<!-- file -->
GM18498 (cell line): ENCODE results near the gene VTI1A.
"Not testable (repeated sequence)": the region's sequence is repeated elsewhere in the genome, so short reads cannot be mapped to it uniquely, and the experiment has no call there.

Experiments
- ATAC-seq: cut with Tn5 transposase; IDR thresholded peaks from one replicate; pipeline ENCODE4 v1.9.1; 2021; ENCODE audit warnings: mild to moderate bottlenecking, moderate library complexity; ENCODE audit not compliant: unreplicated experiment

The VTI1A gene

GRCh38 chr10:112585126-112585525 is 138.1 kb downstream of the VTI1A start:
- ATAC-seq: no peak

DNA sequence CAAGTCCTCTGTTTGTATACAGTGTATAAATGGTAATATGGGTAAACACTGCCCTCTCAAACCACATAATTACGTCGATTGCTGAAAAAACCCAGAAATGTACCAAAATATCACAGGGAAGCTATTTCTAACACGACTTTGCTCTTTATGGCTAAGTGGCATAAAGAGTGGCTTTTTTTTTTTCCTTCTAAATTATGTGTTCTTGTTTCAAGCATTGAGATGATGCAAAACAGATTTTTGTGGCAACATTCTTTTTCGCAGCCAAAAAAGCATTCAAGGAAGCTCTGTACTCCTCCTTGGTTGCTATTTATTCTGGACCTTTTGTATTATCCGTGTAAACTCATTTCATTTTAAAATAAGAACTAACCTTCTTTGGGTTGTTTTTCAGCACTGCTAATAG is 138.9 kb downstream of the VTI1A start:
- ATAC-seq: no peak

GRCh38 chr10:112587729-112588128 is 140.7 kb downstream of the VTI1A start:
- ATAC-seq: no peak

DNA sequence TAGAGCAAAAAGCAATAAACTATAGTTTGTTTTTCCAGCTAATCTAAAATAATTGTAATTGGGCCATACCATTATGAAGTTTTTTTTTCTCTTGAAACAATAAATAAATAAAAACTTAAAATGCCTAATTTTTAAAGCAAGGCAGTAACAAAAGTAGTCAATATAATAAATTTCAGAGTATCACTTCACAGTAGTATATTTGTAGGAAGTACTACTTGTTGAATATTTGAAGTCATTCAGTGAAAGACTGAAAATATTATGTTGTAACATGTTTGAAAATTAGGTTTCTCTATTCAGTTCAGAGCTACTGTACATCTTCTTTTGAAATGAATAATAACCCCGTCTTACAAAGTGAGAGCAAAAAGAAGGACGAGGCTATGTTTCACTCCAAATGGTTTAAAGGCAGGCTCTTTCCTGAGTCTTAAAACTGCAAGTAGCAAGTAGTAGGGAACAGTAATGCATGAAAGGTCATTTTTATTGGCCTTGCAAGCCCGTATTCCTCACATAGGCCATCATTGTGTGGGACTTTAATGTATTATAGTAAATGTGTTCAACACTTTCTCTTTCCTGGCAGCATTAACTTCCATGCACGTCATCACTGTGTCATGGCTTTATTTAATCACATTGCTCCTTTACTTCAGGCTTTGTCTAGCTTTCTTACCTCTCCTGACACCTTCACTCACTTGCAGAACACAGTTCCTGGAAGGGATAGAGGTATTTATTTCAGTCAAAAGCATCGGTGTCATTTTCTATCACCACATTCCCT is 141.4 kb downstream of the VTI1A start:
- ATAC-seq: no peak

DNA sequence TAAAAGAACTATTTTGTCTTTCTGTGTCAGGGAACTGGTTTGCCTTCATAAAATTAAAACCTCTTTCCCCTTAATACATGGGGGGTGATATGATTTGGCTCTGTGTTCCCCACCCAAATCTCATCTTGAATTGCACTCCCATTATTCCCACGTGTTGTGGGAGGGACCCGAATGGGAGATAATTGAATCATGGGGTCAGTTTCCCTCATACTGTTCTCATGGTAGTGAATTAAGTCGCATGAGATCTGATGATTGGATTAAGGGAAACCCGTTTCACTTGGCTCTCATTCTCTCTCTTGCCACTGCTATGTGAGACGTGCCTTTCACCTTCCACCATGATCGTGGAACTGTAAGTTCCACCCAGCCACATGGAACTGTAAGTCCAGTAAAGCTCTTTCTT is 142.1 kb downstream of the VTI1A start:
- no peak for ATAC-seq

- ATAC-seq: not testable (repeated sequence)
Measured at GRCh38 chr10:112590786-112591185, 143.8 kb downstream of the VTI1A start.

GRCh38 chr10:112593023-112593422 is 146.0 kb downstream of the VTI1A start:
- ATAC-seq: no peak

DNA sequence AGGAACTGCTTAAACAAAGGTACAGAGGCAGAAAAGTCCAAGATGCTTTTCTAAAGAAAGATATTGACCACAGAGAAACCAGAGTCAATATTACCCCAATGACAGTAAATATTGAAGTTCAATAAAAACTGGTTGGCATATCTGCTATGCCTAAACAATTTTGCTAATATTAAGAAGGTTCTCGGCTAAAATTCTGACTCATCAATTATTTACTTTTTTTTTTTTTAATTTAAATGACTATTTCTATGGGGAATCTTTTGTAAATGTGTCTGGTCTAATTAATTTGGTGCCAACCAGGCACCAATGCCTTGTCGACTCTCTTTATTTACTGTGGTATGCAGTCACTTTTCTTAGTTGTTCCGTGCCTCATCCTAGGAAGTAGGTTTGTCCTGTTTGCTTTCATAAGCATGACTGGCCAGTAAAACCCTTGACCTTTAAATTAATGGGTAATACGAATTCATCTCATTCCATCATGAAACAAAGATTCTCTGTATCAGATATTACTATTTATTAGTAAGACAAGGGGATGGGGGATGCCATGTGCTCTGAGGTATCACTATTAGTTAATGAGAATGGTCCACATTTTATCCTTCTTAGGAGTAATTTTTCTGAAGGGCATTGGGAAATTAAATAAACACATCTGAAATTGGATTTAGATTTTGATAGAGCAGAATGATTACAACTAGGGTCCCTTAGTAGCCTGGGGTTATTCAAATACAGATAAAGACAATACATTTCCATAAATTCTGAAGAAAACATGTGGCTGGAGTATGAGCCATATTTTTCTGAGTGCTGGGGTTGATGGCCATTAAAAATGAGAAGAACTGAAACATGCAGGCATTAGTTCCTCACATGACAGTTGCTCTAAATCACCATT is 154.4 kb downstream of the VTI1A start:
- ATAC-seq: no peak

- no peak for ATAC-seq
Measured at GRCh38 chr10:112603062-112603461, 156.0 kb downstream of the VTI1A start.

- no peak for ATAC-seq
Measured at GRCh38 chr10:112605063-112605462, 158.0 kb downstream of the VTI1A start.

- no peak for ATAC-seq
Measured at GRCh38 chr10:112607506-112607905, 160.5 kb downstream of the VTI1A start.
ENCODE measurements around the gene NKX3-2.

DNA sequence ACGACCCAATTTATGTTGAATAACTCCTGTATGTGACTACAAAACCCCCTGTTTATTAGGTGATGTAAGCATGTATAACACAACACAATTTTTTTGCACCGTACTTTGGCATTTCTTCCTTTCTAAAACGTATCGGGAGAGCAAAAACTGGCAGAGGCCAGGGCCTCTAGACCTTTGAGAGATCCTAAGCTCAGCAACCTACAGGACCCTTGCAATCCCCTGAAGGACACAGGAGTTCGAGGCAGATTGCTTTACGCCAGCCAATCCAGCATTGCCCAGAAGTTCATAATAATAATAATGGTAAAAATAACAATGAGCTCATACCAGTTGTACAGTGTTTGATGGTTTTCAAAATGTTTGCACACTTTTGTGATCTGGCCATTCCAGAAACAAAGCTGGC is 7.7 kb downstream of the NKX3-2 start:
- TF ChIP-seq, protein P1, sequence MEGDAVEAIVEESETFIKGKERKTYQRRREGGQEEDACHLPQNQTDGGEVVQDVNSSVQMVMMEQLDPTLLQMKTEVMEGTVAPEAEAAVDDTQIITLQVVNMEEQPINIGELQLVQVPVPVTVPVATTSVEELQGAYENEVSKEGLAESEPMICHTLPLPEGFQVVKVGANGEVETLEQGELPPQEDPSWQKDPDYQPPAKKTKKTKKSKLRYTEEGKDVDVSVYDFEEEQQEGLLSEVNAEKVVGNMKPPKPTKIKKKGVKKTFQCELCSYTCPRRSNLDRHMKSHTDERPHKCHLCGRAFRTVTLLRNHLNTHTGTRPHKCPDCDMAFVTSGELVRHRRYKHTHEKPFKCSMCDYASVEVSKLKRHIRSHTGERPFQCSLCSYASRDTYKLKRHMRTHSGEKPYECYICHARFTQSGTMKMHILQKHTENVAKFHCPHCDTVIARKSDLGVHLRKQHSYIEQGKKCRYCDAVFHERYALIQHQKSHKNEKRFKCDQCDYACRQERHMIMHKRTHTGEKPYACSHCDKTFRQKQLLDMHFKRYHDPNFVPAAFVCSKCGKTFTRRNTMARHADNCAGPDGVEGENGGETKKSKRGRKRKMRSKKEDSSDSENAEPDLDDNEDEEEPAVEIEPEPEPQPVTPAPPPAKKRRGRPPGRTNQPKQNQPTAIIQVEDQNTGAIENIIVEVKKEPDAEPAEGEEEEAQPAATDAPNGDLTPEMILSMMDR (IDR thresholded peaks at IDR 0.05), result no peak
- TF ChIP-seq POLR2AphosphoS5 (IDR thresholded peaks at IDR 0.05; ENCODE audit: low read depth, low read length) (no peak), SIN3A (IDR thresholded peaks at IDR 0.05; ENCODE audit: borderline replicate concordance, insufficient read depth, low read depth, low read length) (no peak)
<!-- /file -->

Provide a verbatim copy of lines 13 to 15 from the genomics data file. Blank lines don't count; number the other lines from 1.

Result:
- ATAC-seq: no peak

DNA sequence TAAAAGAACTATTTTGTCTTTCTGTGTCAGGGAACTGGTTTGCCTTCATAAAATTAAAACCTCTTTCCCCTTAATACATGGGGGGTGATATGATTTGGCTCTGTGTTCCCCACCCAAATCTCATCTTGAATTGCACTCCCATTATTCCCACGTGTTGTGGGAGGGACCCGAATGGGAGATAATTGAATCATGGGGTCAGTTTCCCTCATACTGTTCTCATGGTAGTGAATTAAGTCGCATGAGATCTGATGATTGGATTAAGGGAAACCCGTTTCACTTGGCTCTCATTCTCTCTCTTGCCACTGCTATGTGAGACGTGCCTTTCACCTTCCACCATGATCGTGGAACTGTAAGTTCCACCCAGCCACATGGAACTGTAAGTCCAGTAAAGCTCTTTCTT is 142.1 kb downstream of the VTI1A start:
- no peak for ATAC-seq